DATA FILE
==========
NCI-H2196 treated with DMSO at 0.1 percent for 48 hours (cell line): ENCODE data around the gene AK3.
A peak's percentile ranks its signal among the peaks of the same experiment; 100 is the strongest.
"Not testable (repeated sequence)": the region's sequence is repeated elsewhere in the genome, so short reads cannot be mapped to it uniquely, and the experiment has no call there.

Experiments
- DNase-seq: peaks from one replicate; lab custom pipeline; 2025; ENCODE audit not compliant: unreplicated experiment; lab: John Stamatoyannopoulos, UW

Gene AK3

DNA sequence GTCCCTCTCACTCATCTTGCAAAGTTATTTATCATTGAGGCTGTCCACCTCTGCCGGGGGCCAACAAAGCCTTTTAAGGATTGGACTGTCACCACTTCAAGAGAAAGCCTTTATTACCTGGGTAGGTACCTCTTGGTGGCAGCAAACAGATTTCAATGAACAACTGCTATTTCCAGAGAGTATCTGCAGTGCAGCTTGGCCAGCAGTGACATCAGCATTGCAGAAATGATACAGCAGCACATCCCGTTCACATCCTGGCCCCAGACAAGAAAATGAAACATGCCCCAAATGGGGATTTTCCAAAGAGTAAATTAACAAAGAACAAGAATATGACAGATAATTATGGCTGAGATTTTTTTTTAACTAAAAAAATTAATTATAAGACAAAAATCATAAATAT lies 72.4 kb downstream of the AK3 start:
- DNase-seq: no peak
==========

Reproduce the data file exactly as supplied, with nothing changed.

NCI-H2196 treated with DMSO at 0.1 percent for 48 hours (cell line): ENCODE data around the gene AK3.
A peak's percentile ranks its signal among the peaks of the same experiment; 100 is the strongest.
"Not testable (repeated sequence)": the region's sequence is repeated elsewhere in the genome, so short reads cannot be mapped to it uniquely, and the experiment has no call there.

Experiments
- DNase-seq: peaks from one replicate; lab custom pipeline; 2025; ENCODE audit not compliant: unreplicated experiment; lab: John Stamatoyannopoulos, UW

Gene AK3

DNA sequence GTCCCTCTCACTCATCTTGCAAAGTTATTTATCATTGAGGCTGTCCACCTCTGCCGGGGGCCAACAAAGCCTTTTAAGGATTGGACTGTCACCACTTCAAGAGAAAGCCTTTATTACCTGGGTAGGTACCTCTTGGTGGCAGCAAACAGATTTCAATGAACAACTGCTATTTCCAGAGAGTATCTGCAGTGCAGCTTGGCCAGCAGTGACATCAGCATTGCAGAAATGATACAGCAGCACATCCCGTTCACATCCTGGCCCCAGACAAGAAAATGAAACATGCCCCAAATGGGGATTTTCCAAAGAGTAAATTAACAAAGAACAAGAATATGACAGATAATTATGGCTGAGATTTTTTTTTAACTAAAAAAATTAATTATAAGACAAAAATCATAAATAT lies 72.4 kb downstream of the AK3 start:
- DNase-seq: no peak